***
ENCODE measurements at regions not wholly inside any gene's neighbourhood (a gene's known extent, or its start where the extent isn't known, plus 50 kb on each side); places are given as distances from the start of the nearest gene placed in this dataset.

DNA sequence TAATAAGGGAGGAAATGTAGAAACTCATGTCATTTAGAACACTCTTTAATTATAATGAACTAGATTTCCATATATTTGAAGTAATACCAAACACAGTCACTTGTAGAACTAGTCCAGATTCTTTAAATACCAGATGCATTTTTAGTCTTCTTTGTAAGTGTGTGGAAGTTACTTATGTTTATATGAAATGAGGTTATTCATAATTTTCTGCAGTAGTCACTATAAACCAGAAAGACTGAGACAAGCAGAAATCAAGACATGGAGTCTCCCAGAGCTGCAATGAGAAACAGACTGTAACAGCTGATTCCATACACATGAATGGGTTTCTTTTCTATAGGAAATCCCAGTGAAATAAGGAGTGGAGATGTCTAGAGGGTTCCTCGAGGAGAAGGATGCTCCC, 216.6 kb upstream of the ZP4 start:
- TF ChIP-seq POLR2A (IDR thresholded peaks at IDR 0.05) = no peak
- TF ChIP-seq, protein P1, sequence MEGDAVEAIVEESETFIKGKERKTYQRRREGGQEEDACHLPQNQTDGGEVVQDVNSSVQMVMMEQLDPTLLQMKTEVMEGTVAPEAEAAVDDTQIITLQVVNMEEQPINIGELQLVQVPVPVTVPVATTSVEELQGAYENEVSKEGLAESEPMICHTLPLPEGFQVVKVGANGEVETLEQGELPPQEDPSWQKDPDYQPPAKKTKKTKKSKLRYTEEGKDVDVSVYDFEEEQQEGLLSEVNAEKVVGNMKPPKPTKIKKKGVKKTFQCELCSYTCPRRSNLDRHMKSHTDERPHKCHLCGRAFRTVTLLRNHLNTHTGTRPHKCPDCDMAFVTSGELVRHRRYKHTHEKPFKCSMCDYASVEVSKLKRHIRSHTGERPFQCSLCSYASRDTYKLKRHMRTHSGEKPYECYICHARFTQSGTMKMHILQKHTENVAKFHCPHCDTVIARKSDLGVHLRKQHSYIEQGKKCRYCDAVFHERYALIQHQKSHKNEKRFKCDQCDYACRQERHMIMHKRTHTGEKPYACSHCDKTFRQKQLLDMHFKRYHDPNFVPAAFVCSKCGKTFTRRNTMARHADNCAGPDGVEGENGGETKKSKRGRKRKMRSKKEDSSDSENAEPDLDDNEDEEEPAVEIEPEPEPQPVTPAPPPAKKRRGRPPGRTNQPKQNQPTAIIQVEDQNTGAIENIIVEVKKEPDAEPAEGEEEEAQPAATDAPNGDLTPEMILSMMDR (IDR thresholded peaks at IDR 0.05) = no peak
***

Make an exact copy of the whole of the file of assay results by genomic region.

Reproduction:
ENCODE measurements at regions not wholly inside any gene's neighbourhood (a gene's known extent, or its start where the extent isn't known, plus 50 kb on each side); places are given as distances from the start of the nearest gene placed in this dataset.

DNA sequence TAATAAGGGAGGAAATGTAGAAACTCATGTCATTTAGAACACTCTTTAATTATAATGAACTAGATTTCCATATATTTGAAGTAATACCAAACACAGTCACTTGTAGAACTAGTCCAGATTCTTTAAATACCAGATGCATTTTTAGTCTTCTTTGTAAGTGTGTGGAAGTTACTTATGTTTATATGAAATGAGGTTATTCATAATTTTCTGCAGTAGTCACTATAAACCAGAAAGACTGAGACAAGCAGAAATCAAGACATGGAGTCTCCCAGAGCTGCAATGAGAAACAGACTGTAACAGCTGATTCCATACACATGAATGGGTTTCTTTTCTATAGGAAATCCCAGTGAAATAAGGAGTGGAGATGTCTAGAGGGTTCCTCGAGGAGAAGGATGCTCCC, 216.6 kb upstream of the ZP4 start:
- TF ChIP-seq POLR2A (IDR thresholded peaks at IDR 0.05) = no peak
- TF ChIP-seq, protein P1, sequence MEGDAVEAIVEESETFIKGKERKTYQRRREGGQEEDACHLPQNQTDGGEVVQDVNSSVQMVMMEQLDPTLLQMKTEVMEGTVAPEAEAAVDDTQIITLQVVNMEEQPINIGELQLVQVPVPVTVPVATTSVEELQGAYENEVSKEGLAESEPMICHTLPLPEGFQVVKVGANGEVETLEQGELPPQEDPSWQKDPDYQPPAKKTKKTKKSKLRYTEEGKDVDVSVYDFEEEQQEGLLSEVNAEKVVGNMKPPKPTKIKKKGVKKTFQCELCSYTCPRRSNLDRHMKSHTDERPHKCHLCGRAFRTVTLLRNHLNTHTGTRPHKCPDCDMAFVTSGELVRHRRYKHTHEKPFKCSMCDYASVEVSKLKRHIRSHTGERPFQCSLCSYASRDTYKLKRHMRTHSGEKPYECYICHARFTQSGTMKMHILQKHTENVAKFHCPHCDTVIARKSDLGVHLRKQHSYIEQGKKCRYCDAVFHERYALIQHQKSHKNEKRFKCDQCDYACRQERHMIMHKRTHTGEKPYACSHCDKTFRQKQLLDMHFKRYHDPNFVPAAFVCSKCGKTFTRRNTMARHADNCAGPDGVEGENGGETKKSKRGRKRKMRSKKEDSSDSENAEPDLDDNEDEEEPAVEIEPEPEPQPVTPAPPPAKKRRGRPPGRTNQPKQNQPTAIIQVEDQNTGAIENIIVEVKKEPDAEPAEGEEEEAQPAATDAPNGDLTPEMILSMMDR (IDR thresholded peaks at IDR 0.05) = no peak